U.S. Travel Association believes professional meetings and events (PME) suffer from being lumped in with other gatherings—and is working to change that.

Relying on the most current travel-sector data from The Ohio State University and Tourism Economics, U.S. Travel Association has kicked off its “Let’s Meet There” campaign, unveiled at MPI’s WEC 2021, to further propel the comeback of PMEs.

What the Studies Say

Covid restrictions and disjointed reopenings across the United States and abroad will slow full recovery of the travel industry until at least 2024, according to Tourism Economics.

While domestic leisure travel is anticipated to reach 99 percent of its prepandemic levels in 2022, business-related travel is not expected to recover for an additional two years. Currently, about 35 percent of U.S. businesses are engaging in business travel.

While some meetings are back, and the CDC has lifted restrictions for fully vaccinated people, it “continues to express concern about large gatherings,” states the Ohio State white paper, which notes that while CDC defines large gatherings as “events that bring together many people from multiple households in a private or public space,” a distinction should be drawn between PMEs and other large, informal gatherings, such as sporting events, festivals and concerts.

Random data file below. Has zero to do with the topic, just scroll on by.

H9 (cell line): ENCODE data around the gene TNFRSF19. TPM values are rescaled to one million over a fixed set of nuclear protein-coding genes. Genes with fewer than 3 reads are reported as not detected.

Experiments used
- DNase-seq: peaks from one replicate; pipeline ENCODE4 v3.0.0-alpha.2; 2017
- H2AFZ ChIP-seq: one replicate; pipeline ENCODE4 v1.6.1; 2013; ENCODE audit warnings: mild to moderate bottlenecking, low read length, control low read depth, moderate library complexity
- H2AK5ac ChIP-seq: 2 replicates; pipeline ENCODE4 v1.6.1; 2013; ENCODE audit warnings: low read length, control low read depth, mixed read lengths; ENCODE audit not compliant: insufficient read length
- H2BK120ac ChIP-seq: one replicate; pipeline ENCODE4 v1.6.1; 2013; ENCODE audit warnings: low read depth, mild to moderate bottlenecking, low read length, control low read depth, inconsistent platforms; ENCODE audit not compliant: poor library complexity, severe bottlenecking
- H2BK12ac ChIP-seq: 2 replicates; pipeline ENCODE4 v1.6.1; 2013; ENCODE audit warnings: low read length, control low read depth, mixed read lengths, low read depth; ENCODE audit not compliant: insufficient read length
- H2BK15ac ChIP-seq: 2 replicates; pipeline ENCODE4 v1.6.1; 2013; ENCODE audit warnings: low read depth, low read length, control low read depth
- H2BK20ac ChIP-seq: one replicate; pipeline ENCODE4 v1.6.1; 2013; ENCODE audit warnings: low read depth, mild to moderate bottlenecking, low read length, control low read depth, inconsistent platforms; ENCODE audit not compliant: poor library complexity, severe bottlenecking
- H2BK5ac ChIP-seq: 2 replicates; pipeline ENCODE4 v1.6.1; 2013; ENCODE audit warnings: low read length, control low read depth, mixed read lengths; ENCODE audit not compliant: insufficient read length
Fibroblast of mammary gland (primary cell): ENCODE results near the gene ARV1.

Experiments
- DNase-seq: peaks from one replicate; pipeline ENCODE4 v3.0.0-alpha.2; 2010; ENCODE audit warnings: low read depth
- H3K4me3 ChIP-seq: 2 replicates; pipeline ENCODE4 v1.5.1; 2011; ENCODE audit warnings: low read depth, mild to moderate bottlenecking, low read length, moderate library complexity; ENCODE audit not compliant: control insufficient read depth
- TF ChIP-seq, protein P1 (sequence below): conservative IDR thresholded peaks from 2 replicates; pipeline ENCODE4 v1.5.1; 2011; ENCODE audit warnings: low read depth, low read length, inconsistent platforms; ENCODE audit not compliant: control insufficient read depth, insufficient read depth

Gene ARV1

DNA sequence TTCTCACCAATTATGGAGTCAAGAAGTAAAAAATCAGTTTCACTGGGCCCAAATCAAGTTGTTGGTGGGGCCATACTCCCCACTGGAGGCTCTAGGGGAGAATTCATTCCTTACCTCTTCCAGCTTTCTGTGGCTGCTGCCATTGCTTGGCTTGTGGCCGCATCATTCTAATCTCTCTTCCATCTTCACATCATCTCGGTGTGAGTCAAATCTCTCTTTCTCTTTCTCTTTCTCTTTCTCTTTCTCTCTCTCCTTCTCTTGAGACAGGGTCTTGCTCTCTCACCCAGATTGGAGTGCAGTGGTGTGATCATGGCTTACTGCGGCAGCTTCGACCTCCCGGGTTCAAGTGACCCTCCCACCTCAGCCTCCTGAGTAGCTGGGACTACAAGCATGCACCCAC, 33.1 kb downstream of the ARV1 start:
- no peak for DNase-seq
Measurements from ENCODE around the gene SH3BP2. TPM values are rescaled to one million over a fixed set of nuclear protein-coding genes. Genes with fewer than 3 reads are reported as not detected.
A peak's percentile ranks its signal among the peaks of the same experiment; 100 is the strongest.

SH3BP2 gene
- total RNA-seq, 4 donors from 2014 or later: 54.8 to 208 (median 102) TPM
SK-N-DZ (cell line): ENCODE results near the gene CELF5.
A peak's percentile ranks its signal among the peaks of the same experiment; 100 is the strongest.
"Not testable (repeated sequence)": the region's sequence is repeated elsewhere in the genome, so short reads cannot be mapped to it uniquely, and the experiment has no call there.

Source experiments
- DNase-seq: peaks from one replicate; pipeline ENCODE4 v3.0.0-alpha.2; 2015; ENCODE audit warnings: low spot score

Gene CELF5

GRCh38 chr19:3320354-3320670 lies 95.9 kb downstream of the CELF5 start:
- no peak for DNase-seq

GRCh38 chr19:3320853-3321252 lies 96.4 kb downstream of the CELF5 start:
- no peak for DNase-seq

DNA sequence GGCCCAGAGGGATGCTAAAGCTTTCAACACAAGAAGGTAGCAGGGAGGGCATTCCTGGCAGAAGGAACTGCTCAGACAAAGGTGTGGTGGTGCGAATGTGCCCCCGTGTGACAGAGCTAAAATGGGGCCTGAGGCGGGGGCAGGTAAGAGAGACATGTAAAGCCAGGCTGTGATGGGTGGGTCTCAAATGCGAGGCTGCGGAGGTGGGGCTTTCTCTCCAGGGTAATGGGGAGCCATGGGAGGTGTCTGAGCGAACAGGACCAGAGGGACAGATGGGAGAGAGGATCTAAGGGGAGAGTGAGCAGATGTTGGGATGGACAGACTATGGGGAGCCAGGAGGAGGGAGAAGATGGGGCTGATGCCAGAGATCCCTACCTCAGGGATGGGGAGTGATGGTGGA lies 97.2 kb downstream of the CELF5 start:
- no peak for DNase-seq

“PMEs have the additional advantage of being structured and well-organized large gatherings where mitigation factors can be enforced to protect the health and safety of those in attendance,” the document avers.

Indeed, scientific modeling by Exhibitions and Conferences Alliance and Epistemix found that in-person PMEs pose minimal risk of Covid-19 transmission to attendees: a mere .001 percent, to be precise.

What’s to Be Done

According to U.S. Travel, drawing this distinction between professional meetings and events, and other gatherings will protect PMEs in the future or in the event the current battle against the pandemic necessitates a resumption of restrictions.

Relying on guidance from the CDC and Journal of the American Medical Association Network and Health Affairs, Ohio State makes several key recommendations, including continued masking, prepackaged meals and promotion of healthy lifestyle behaviors among attendees that can boost the immune system.

“A thriving travel industry—and the broader U.S. economy—are dependent on the return of business travel and PMEs. Americans are eager to reconnect with colleagues in person via business meetings, conferences and conventions, and these scientific analyses and recommendations make clear it is possible and safe to do so,” says Roger Dow, president and CEO of U.S. Travel Association. “A consistent approach to reopening PMEs, including guidance from the CDC that differentiates PMEs from other large gatherings, is critical to infusing confidence and optimism into this key sector of our economy.”